Mindfulness is essentially the skill to recognise thoughts and feelings in the moment, acknowledge them, and then let them go. It is not about getting anywhere, or achieving anything. It is often referred to as a “non-striving” mode. Mindfulness allows you to be aware of your thoughts and feelings and find compassionate acceptance of them.
I believe that practicing mindfulness could impact a whole number of areas within nursing that most of us struggle with: not enough to time to spend with patients, managing relationships with our colleagues, separating our emotions and the experiences we listen to as professionals, setting boundaries between work and home. Those are just some examples that many young nurses have voiced. I actually believe that if we could learn the skill of mindfulness we could be more present with our patients, offer more compassion to our colleagues, improve the skill of emotional intelligence, and find true BALANCE in our own personal lives.
I used to think that when I graduated nursing school the whole drama of having to work full time and study was behind me....I used to think that I had graduated and would have plenty of time now to develop a social life, volunteer in my community, and actually RELAX – much like the Tui add, the reality of that is...“yeah, right!!”.....Finding time to have a movie night, play games, read a book, paint, or sit back and listen to music, is actually a real struggle. I don’t think it is just me, I believe it is a struggle that all of us face, whether you have been nursing for one week, or for decades; the struggle is still there.
I am by no means an expert and I am still developing my own personal strategy for finding balance. However, these are the things I have found most helpful:
1. Practice loving kindness meditation (It only takes about 10 minutes, helps promote good sleep, and allows you an opportunity to compassionately reflect on those whom you have crossed paths with).
2. Positive self-talk and self-awareness – At the end of your shift, reflect on how the shift went, and find something positive that you can take home with you. It could be that you encouraged someone, helped out a colleague, dealt with a difficult situation well, or had good time management. Whatever it was, feedback that positive reflection to yourself. I personally believe that self-awareness is one of the keys to effective and safe nursing practice (but that is for another blog!) This opportunity also gives you the chance to leave behind any negative feelings or words that were said to you on shift. Be mindful about that experience and how it made you feel; then let it go.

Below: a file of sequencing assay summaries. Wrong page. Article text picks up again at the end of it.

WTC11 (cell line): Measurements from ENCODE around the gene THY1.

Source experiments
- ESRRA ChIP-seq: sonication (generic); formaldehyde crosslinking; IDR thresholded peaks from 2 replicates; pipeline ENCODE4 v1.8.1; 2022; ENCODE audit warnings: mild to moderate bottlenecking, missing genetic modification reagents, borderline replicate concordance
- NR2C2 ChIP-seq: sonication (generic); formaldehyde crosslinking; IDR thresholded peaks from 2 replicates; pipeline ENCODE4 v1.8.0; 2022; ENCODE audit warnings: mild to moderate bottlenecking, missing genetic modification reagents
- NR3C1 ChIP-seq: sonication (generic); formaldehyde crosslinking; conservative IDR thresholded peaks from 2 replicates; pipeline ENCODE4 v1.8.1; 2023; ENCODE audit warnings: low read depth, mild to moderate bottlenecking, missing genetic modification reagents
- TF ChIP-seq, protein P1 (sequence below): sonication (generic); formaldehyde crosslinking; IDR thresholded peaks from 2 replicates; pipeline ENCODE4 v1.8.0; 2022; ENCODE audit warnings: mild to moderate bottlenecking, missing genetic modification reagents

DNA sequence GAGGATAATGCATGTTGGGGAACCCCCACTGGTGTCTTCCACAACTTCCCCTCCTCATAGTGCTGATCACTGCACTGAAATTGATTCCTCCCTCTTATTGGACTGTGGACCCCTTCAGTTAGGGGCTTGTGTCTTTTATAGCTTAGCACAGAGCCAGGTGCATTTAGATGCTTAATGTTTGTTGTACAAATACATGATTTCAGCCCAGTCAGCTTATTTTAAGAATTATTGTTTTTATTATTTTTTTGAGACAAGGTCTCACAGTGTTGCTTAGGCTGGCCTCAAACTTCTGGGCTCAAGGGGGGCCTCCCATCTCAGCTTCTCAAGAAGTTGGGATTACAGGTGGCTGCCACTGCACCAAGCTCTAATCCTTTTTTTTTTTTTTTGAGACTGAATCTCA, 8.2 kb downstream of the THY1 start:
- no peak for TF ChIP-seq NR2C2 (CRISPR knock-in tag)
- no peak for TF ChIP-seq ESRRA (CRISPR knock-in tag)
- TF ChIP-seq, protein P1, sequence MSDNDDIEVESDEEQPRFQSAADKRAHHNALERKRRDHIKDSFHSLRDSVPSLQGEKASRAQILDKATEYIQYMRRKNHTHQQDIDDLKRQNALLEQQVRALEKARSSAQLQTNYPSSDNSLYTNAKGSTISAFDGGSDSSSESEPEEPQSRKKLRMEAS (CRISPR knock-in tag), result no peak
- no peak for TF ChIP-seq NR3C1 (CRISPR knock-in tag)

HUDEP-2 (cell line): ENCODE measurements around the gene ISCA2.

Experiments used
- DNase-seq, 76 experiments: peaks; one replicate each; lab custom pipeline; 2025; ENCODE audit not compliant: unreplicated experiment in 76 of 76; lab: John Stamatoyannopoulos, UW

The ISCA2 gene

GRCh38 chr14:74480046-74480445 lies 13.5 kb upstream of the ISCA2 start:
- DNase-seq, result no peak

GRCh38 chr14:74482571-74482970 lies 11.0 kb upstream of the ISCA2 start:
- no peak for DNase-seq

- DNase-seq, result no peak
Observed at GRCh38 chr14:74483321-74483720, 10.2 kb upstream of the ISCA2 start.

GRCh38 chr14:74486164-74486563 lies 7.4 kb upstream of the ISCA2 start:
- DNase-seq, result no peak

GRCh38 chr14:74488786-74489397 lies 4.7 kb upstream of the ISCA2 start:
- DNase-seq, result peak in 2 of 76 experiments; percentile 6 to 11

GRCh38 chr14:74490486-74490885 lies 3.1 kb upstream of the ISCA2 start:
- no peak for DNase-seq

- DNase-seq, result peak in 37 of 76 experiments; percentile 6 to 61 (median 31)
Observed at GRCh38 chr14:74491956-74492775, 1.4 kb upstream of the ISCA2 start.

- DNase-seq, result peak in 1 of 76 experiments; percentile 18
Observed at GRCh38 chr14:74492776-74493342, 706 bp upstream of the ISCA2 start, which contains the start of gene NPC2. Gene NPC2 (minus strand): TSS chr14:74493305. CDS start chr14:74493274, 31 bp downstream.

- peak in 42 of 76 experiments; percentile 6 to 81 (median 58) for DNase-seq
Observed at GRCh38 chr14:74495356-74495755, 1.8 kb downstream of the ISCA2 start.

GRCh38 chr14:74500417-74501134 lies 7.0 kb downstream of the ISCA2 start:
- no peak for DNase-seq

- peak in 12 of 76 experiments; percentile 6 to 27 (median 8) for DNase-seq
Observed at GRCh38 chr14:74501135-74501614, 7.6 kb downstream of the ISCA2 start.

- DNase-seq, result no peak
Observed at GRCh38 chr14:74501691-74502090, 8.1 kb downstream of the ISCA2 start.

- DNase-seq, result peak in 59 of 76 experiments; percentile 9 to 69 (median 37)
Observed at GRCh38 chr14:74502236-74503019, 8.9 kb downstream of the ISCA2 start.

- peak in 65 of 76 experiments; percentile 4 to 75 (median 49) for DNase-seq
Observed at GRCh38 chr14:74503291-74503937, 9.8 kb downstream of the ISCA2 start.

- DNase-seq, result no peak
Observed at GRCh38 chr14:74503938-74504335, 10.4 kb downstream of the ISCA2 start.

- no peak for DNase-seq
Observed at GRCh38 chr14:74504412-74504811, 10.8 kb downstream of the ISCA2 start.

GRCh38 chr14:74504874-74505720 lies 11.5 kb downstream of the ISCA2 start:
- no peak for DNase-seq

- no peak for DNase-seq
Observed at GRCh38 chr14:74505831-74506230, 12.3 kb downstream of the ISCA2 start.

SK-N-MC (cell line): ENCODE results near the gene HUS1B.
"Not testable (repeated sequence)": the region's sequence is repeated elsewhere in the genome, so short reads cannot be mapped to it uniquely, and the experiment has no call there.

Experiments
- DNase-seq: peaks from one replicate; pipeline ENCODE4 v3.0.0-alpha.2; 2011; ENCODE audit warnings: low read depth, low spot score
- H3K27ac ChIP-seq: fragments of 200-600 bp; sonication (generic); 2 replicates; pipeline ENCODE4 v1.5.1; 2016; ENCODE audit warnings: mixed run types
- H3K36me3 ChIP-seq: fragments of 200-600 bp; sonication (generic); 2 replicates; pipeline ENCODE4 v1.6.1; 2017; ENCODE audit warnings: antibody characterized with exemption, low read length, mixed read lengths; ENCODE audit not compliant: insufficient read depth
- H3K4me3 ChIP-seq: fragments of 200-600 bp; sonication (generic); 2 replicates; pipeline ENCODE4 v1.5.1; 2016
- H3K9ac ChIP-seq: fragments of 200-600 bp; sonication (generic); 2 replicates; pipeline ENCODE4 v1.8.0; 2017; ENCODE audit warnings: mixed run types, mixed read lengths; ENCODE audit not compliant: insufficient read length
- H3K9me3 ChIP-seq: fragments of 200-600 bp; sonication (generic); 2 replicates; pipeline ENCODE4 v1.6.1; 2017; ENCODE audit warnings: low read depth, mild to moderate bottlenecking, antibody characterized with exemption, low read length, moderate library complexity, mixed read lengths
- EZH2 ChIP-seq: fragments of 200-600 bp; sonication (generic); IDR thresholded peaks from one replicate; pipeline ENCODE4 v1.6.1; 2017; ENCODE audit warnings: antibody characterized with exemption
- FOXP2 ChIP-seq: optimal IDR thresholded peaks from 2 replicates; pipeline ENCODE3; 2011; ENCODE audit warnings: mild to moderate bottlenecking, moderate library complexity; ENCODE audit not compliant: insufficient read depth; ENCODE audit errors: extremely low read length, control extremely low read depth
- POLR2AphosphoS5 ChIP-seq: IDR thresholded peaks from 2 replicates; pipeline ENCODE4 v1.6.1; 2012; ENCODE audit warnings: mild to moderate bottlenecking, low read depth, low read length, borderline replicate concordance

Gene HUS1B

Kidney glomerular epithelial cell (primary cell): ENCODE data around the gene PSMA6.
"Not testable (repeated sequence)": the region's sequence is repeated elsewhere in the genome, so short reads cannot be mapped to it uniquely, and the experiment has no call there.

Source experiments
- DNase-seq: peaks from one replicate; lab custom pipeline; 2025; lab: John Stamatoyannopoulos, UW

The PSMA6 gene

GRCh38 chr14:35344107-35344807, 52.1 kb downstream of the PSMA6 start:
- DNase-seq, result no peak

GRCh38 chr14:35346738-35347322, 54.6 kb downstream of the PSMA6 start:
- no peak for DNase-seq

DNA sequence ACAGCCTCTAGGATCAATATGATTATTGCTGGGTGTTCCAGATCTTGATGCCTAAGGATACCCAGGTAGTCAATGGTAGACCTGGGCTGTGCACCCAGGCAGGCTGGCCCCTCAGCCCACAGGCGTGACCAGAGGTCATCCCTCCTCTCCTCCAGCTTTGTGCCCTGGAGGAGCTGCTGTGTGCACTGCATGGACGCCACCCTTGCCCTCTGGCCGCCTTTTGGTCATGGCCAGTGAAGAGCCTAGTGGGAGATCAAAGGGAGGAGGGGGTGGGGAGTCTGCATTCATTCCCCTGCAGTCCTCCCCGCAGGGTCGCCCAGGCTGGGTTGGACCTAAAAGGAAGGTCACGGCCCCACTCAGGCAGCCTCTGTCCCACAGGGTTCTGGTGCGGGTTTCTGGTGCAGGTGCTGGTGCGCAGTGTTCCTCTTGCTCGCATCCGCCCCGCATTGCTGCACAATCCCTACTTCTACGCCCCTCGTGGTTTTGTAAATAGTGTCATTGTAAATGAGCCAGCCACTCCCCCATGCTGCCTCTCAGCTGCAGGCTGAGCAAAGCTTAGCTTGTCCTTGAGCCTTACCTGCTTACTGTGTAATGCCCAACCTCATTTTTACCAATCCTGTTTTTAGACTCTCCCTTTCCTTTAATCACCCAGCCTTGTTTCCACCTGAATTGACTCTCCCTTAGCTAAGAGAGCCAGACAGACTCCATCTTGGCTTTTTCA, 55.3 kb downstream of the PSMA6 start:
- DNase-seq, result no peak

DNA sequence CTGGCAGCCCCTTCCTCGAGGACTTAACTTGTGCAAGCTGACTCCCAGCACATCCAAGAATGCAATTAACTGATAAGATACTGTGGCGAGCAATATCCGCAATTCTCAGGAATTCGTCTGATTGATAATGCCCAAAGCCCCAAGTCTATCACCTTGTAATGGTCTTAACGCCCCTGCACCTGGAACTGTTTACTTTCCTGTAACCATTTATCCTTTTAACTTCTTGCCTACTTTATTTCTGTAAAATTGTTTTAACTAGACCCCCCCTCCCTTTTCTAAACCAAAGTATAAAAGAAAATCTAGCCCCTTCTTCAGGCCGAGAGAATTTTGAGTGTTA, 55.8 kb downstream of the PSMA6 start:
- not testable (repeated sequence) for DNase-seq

3. Roster time for you – I know that sounds silly, but I am a diary person, and I have pretty much every hour of every day booked out. So, I actually roster myself time. I circle a couple of hours per week that are totally MINE. (At least once a month I devote an entire day– this might include time with a friend but the focus here is on having FUN!) It might mean that I have to turn down doing a favour for someone else, but it means that I can re-charge and have the energy to give 100% to the tasks that are important to me.
4. Exercise – Going for a walk/run directly after work allows you a chance to unwind before moving onto the next thing. Exercise does not always mean sweating! Yoga is another form of stress relief/relaxation that I am a huge advocate for. I will not go into all the positive effects of yoga, but it is sufficient to say that it is a life-changer.
5. Boundaries – Set clear boundaries for work and personal life. Where possible, don’t hang out with work-mates after working hours. I’m not saying you shouldn’t appreciate the team-building lunches or opportunities to get together, but where possible, it’s best to develop relationship outside of work. Join a sports team, knitting group, singing club or whatever you are interested in. Make friends with people who share other things in common that you enjoy besides nursing. (This hugely promotes balance, and prevents burn-out.) While we all love our profession, we are complex people and we are so much more than nurses......don’t be afraid to pursue the other things in life that you love, and that make you happy!